Cornell To Study Power Grid Breakdowns

October 26, 1998

ITHACA, N.Y. -- Cornell Theory Center (CTC) announced today, Oct. 26, that the Power Systems Engineering Research Center (PSERC), a consortium of universities led by Cornell University, has received $10 million for research on minimizing failures in complex networked systems, such as electrical, communications and distribution systems.

The award is from the Electric Power Research Institute (EPRI), a power industry research group, and the Army Research Office under the two organizations' Complex Interactive Network/Systems Initiative.

Other members of the consortium include the University of California at Berkeley, the University of Illinois at Urbana-Champaign, George Washington University, Washington State University and the University of Wisconsin at Madison.

According to Gail McCarthy, director of strategic science and technology at EPRI, the award springs from concerns by EPRI and the military about their reliance on very complex networks that could be vulnerable to disruption. As one example, the electric power transmission grid, which currently interconnects electric utilities through more than 672,177 miles of lines, is becoming more complex because restructuring of the industry has dramatically increased the number and complexity of electric power transactions and transmissions.

In addition, the increased reliance on communication and computing networks overlaid on the electric grid is heightening security and reliability problems.

"We are looking for revolutionary, interdisciplinary research that leads to the prevention of widespread interactive, cascading network failures," says McCarthy. "This is a key objective for both organizations."

Robert J. Thomas, Cornell professor of electrical engineering, director of PSERC and principal investigator on the project, notes that the participating institutions have been collaborating through PSERC. Collectively, they bring broad expertise to bear on power systems issues, including dynamic modeling and analysis, protection, nonlinear system theory and control, hybrid systems, failure prediction and large-scale system theory.

"We believe that the issue of faults and failure within large distributed networked systems presents interesting and important challenges to 21st-century mathematics," says Thomas.

Mathematical theories will be tested in an application to be created by the team using computer simulation of a model of the future electric power system. This model will contain not only the grid, but also the communication and computing system overlays needed for distributed control and information flow, as well as for economic data.

"When it comes to complex networks, we know that some degree of failure is inevitable. So the approach we are taking is a fail-safe/safe-fail one," says Thomas. The researchers, he says, will develop methods designed to reduce the frequency of failures (fail-safe) and to limit their effects (safe-fail) in overlapping networks.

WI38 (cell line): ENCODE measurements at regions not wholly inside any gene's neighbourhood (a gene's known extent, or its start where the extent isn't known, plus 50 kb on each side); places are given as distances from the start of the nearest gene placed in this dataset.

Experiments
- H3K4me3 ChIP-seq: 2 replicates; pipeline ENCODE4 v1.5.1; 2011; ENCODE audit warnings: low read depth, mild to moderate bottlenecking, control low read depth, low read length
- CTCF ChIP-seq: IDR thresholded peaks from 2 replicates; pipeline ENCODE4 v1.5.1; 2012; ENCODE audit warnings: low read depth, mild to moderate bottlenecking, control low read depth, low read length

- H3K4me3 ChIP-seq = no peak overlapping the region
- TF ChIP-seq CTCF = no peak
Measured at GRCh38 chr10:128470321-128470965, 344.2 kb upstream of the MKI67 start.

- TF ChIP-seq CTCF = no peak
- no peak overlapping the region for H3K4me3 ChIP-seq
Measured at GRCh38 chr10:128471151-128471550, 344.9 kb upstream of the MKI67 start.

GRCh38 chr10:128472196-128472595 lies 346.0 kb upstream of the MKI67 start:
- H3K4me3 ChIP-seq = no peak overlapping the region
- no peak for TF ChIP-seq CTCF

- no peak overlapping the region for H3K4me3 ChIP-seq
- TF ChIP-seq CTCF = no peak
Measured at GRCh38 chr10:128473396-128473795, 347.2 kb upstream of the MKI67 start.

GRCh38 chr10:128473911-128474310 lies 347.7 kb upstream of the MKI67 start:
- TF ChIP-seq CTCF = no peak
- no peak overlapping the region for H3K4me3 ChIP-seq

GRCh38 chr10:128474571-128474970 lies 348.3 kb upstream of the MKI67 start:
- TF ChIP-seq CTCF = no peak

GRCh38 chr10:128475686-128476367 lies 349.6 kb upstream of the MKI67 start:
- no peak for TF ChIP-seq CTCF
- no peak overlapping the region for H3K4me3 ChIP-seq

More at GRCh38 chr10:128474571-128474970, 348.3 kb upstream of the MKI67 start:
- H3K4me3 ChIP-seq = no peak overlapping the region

The problem of providing reliable power is one that pushes the limits of computing and communication technology. Hundreds of utility companies are interconnected in the electric transmission grid. A typical control center monitors 10,000 or more locations, with updates coming in every 2 seconds on about 4,000. Their computing and communications systems receive data from sensors and controls on more than 4,000 conditions, such as an overload on one part of the grid, which are considered in calculating contingencies for dealing with an outage. The future electric power grid will have to contend with even greater complexity and will have to be able to reconfigure network flows in response to economic and other pressures.

One of the greatest concerns to both the power industry and the military is the cascading failure of a complex, integrated network system. A recent example of a cascading failure occurred in 1996 on the West Coast, when relays in the grid failed, propagating and amplifying a local outage into a cascading fault that led to a region-wide blackout.

Consortium researchers will use the Cornell Theory Center's high-performance computing and visualization resources. These include one of the largest academic IBM RS/6000 POWERparallel Systems and a three-wall virtual reality environment. "Modeling complex networks is a perfect example of a challenging problem requiring CTC resources and interdisciplinary and inter-institutional expertise to have practical results of benefit to society," says Thomas F. Coleman, CTC director.
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PSERC is a National Science Foundation (NSF) Industry-University Cooperative Research Center, intended to maintain and increase the ability of the United States to develop and commercialize new technology in the global marketplace; it also is funded by industrial partners. CTC receives funding from Cornell, New York state, National Center for Research Resources at the National Institutes of Health, NSF, Department of Defense and corporate partners.
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Cornell University

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